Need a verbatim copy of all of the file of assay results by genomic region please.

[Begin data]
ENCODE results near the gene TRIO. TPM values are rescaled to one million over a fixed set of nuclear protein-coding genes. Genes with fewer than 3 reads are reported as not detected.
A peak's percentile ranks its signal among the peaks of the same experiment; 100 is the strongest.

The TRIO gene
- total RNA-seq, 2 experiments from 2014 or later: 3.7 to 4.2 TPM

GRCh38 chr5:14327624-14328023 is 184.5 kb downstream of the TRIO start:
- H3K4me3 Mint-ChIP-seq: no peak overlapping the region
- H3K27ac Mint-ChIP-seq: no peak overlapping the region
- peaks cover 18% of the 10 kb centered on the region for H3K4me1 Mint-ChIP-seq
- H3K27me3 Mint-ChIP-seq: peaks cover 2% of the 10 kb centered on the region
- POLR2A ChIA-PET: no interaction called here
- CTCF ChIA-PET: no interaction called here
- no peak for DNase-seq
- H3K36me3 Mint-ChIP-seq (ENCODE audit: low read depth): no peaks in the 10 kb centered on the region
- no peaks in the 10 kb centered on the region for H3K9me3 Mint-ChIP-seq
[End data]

ENCODE results near the gene TRIO. TPM values are rescaled to one million over a fixed set of nuclear protein-coding genes. Genes with fewer than 3 reads are reported as not detected.
A peak's percentile ranks its signal among the peaks of the same experiment; 100 is the strongest.

The TRIO gene
- total RNA-seq, 2 experiments from 2014 or later: 3.7 to 4.2 TPM

GRCh38 chr5:14327624-14328023 is 184.5 kb downstream of the TRIO start:
- H3K4me3 Mint-ChIP-seq: no peak overlapping the region
- H3K27ac Mint-ChIP-seq: no peak overlapping the region
- peaks cover 18% of the 10 kb centered on the region for H3K4me1 Mint-ChIP-seq
- H3K27me3 Mint-ChIP-seq: peaks cover 2% of the 10 kb centered on the region
- POLR2A ChIA-PET: no interaction called here
- CTCF ChIA-PET: no interaction called here
- no peak for DNase-seq
- H3K36me3 Mint-ChIP-seq (ENCODE audit: low read depth): no peaks in the 10 kb centered on the region
- no peaks in the 10 kb centered on the region for H3K9me3 Mint-ChIP-seq